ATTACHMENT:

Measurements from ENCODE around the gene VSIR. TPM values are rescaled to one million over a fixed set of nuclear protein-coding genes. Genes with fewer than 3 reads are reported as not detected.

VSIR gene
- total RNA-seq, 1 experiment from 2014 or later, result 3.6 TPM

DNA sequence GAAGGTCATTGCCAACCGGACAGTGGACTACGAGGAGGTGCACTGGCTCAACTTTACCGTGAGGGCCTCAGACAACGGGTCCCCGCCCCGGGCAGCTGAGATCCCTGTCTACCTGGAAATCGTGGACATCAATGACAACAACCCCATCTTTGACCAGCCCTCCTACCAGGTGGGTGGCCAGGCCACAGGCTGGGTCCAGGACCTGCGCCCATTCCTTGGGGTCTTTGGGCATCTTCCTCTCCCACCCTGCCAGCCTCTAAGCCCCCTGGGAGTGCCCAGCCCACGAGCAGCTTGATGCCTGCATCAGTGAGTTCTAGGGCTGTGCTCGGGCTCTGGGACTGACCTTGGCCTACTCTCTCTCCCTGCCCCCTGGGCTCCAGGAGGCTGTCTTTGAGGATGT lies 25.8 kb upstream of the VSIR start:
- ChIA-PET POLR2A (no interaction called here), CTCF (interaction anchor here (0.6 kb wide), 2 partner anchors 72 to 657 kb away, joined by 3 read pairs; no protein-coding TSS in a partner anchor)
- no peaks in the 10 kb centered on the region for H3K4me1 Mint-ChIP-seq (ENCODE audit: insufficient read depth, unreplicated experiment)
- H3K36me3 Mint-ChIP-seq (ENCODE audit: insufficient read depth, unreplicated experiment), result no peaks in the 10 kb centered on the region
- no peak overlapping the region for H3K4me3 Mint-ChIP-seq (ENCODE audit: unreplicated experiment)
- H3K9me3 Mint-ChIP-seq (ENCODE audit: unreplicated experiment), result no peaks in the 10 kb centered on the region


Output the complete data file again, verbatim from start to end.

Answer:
Measurements from ENCODE around the gene VSIR. TPM values are rescaled to one million over a fixed set of nuclear protein-coding genes. Genes with fewer than 3 reads are reported as not detected.

VSIR gene
- total RNA-seq, 1 experiment from 2014 or later, result 3.6 TPM

DNA sequence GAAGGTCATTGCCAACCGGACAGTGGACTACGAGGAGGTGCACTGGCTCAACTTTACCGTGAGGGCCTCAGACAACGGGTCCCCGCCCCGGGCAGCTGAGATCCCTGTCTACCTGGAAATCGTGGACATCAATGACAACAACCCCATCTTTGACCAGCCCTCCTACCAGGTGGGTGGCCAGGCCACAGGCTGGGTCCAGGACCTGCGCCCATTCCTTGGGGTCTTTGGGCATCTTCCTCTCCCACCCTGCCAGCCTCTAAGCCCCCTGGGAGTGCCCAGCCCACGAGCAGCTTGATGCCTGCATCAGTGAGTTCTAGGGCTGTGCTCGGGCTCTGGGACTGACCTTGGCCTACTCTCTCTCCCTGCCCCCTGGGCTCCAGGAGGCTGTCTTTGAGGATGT lies 25.8 kb upstream of the VSIR start:
- ChIA-PET POLR2A (no interaction called here), CTCF (interaction anchor here (0.6 kb wide), 2 partner anchors 72 to 657 kb away, joined by 3 read pairs; no protein-coding TSS in a partner anchor)
- no peaks in the 10 kb centered on the region for H3K4me1 Mint-ChIP-seq (ENCODE audit: insufficient read depth, unreplicated experiment)
- H3K36me3 Mint-ChIP-seq (ENCODE audit: insufficient read depth, unreplicated experiment), result no peaks in the 10 kb centered on the region
- no peak overlapping the region for H3K4me3 Mint-ChIP-seq (ENCODE audit: unreplicated experiment)
- H3K9me3 Mint-ChIP-seq (ENCODE audit: unreplicated experiment), result no peaks in the 10 kb centered on the region